GOP Debt Panelists Propose New Tax Cut Windfall for the Wealthy
Without any action by Congress, on January 1, 2013 the Bush tax cuts will expire. That would not only return the top income rate from 35 percent to its Clinton boom-era level of39.6 percent. It would also produce almost $4 trillion in new revenue over the next decade, easily dwarfing the $1.2 trillion target now before the Congressional debt "super committee."
That's why the supposedly "significant" proposal by GOP debt panelists to raise $300 billion in new tax revenue is so cynical. Far from being a major concession and a violation of their oath to Grover Norquist, the Republicans' new gambit would be just their latest Treasury-draining tax cut windfall for the wealthy.
Of course, you'd never know that reading Lori Montgomery's Washington Post article, which Tuesday night reported, "Republicans offer tax deal to break debt impasse; Democrats dismiss it."
Congressional Republicans have for the first time retreated from their hard-line stance against new taxes, offering to raise federal tax collections by nearly $300 billion over the next decade as part of a plan to tame the national debt.
But as Steve Benen, Kevin Drum, Brian Beutler and Greg Sargent (among others) quickly pointed out, the Republicans' proposal to raise "overall tax collections by $250 billion, mainly by limiting the value of itemized deductions such as write-offs for home mortgage interest, state and local taxes and other expenses" comes with a very big catch. As the Washington Monthly's Benen explained:
Way down in the same article, in the 16th paragraph, the piece gets around to mentioning that Republican want to trade nearly $300 billion in new revenue for "permanently extending the George W. Bush-era tax cuts past their 2012 expiration date, a move that would increase deficits by about $4 trillion over the next decade."
That's the kind of detail that more or less debunks the article's headline and lede. Think about it: as part of a debt-reduction deal, Republicans want to increase tax revenue by less than $300 billion and cut tax revenue by roughly $4 trillion.
And what would wealthier taxpayers get in exchange for "capping write-offs on charities, state and local taxes, and mortgage interest payments as a percentage of each tax filer's gross income?" As Sargent explained:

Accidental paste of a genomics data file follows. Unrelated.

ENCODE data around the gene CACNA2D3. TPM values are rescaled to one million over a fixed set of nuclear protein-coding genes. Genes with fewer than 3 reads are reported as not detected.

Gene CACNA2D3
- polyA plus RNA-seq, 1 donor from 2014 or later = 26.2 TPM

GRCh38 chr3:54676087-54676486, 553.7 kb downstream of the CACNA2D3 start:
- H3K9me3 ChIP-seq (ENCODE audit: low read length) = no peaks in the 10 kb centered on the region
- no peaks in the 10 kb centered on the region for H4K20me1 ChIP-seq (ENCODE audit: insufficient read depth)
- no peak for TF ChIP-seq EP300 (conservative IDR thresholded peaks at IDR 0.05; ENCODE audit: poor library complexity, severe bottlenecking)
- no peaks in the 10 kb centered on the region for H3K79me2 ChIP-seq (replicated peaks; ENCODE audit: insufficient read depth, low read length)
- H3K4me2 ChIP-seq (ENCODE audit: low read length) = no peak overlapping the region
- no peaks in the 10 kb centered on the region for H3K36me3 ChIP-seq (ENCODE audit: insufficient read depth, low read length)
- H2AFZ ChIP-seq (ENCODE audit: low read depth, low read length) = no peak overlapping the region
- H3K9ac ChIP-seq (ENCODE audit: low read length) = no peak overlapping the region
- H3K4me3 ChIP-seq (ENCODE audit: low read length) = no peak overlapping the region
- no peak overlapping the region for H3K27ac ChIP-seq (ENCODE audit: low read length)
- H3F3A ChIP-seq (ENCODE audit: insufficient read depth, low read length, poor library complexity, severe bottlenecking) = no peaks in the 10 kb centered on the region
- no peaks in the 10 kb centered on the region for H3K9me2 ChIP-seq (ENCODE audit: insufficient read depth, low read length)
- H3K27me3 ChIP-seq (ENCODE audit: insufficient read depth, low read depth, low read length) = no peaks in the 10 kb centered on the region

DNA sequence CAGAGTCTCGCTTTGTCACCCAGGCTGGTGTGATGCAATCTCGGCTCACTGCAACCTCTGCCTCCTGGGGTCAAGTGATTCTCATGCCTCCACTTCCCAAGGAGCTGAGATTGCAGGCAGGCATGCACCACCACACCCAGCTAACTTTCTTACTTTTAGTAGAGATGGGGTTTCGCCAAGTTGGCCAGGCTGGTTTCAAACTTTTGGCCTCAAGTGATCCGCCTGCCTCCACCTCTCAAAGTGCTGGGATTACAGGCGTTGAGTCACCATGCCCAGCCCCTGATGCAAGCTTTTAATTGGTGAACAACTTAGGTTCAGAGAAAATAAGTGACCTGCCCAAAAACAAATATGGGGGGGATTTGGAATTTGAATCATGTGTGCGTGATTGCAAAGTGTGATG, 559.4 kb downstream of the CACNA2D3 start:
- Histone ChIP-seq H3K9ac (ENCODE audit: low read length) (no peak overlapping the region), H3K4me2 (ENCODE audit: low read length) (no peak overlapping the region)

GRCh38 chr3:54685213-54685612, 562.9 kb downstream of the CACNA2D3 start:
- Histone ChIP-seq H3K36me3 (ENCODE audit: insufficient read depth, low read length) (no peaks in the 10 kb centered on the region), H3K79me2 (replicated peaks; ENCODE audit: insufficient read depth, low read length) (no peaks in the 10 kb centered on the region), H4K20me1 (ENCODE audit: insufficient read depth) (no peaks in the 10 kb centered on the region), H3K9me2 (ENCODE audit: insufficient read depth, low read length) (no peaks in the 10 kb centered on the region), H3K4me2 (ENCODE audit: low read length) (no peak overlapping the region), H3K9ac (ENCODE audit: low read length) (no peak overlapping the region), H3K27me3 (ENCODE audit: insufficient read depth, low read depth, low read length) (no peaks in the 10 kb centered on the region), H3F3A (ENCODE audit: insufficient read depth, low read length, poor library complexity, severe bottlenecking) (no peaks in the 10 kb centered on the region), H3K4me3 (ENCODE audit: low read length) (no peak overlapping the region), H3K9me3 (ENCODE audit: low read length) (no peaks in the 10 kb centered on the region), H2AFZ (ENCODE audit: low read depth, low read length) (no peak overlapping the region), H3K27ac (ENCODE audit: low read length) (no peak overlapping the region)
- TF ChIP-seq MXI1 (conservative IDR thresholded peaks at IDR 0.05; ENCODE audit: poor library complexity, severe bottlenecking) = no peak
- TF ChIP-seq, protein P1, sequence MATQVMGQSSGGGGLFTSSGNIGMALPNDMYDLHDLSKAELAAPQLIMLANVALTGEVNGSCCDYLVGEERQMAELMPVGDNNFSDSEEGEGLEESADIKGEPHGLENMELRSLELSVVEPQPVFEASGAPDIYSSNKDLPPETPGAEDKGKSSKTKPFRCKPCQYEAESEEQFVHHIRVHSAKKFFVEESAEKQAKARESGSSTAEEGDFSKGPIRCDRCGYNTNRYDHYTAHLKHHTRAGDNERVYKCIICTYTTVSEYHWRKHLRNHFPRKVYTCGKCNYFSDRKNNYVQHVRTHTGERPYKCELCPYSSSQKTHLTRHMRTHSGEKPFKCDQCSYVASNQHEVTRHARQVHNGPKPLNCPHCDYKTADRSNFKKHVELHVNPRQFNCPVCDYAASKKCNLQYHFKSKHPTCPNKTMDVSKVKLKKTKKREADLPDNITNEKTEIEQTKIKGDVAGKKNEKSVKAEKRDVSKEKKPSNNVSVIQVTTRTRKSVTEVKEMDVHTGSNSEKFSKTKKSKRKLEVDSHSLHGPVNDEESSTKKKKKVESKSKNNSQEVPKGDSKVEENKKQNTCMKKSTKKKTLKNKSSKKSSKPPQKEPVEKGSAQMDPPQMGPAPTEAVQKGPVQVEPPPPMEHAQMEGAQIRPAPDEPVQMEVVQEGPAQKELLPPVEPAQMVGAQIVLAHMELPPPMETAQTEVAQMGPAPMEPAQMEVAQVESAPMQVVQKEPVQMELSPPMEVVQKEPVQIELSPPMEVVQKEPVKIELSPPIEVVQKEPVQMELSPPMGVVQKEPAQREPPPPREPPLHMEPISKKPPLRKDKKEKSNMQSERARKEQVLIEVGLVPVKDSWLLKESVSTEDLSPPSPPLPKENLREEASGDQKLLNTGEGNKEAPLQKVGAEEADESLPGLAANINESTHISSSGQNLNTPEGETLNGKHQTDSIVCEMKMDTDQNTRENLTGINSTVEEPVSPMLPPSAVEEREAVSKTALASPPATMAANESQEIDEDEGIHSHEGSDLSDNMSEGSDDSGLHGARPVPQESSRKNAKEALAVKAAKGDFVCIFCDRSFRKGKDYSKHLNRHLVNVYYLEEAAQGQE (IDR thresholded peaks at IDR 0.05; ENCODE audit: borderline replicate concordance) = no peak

The highest tax rate would be reduced from 35 percent to 28 percent under the emerging GOP tax code overhaul proposal...And the reduction would actually be even bigger than this. After all, if the Bush tax cuts were allowed to expire, as they're set to do, the high end rate would go up to at least 39 percent. In other words, the aide says, under the proposal Republicans are pushing, the drop down to 28 percent would be at least 10 percentage points from what it would be if the cuts are allowed to expire.
Even if the limited deductions would cost (as right-wing talking point regurgitator Stephen Moore claimed in the Wall Street Journal) the gilded-class $560 billion over the next decade, the lower income tax rates would still yield an estimated $670 billion in savings for the upper crust.
As you'll recall, Republicans already rejected a $3 trillion Democratic debt reduction package comprised of roughly even doses of tax increases and spending hikes. Now to secure another payday for plutocrats courtesy of lower and middle income Americans, GOP debt panelists are offering a $300 fig leaf as major "concession." Shaking his head at the Washington Post's representation of the latest GOP giveaway to the rich, Steve Benen could only ask:
In what universe does it make sense to tell news consumers that Republicans have offered a "tax deal to break the debt impasse"? How does this GOP offer represent a "retreat from their hard-line stance" on taxes?
To answer Benen's question, it makes sense in a Republican universe where tax cuts magically produce more revenue for Uncle Sam.
As Lori Montgomery's Washington Post colleagues Paul Kane and Rosalind S. Helderman explained the Republican first response to the Democratic proposal last week, the GOP insisted slashing taxes would raise revenue:
Republicans, instead, have offered more than $2 trillion in savings over 10 years, highlighted by nearly $700 billion in spending reductions to Medicare and Medicaid. According to lawmakers and aides familiar with the GOP proposal, it includes an offer of more than $600 billion in savings from new tax revenue. But the two sides are in deep dispute because Republicans want to count these increased receipts based on the expectation of surging economic growth -- a standard that neutral budget observers have declined to use in the past.
And so it goes.
Reacting to the Republicans' new gold-plated giveaway to the leisure class, one incredulous Democrat responded:
"They either think we're morons or desperate."
Of course, in their perpetual quest to shift the tax burden from the richest people in America, Republicans are counting on one or both. With their tax cuts posing as tax hikes, the GOP is once again relying on its sadly all-too-successful strategy.
You can fool some of the people all the time, and that's our target market.